Communication is key

11. Phones are a must, and many expats don’t bother with landlines, they just use cell phones. If you have a factory-unlocked smart phone, you can keep the same phone wherever you are and simply change chips when you move from one country to another. A lot of expats start with a 'go phone', an inexpensive local mobile that lets you pay for calls without monthly or other fees. Once you have a feel for your calling pattern, an annual contract may prove more economical.

Keeping yourself entertained

12. Is it possible to live without TV? Yes, and if your new country doesn’t offer the kind of programming you’re looking for (say, movies in English), you may want to skip it in favour of the other options shown below. Or you can look into getting satellite TV with channels in your language.

13. Renting or purchasing DVDs in your new country is great for expats because you can select the soundtrack language; check the box to be sure English is one of them. If you don’t have a TV with DVD player, watch them on your computer. Be aware that DVDs have regional coding, which means that DVDs that work on, say, an American computer or DVD player can’t be used on most European systems; however you can purchase or adapt some DVD players for dual use. For details, and a list of country codes, see wikipedia.org.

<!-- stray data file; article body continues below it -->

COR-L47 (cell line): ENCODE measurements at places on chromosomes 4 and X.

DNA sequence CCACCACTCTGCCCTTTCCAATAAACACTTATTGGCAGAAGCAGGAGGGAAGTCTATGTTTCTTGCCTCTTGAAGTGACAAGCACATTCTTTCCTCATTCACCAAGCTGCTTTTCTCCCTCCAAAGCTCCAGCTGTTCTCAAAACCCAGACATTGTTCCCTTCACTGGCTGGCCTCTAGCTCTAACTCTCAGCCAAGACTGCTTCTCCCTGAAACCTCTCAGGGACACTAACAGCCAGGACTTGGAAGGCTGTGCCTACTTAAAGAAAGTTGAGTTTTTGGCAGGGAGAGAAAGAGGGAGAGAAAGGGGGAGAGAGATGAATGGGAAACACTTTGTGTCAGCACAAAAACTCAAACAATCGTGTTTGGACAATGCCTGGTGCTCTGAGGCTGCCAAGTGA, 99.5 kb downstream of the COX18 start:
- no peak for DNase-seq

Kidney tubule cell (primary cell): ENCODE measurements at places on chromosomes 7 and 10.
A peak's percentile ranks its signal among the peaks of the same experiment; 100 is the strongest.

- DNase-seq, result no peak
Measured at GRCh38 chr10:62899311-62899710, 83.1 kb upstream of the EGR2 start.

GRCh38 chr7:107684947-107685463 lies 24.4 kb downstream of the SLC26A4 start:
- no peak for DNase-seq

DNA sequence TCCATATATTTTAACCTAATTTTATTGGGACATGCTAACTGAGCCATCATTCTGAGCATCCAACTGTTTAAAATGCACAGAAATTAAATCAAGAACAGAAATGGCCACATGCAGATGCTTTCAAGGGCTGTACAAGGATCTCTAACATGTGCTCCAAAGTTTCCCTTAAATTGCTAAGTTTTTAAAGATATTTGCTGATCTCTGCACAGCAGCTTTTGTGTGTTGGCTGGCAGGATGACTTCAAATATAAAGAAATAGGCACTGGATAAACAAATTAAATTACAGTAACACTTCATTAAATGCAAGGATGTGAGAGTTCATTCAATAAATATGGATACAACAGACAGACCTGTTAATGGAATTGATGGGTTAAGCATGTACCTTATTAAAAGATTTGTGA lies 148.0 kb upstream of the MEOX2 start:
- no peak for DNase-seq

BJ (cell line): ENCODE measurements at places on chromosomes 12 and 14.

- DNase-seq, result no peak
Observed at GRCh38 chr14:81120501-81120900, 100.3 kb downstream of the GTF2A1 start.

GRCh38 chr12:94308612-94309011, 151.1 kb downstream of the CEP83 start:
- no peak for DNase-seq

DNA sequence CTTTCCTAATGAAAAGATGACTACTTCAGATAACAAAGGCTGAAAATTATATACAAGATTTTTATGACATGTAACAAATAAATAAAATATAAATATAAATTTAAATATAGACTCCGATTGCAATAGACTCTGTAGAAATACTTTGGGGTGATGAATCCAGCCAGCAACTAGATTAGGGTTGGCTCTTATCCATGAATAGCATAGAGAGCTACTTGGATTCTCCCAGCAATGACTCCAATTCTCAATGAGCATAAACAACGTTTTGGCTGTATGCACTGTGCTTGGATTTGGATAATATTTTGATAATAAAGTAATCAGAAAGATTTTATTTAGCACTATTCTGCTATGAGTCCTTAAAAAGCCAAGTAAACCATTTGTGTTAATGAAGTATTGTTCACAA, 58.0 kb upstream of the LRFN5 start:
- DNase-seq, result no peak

14. If you’re used to streaming favourite TV shows on the Internet, you’ll be disappointed to discover that it’s illegal or technically impossible to stream certain shows from other countries. Some expats won’t be able to use Netflix or stream Person of Interest, but there are exceptions, such as the Daily Show with Jon Stewart, so check your favourite sites. Downloading movies and TV programmes is illegal in most countries, although the degree of enforcement varies considerably.

15. If you love reading, a Kindle or other e-reader is a must, as the supply of English language books is likely to be slim and costly in a non-English-speaking country. Yes, it doesn’t have the comfy feel of a traditional book, but you get used to that very quickly. And there are huge advantages. You can download a sample chapter for free, to see if you like it. And you can buy an e-book in under a minute for half the price (or less) of the paperback, without having to hunt for it at a local store or wait a week or two for it to arrive by mail order.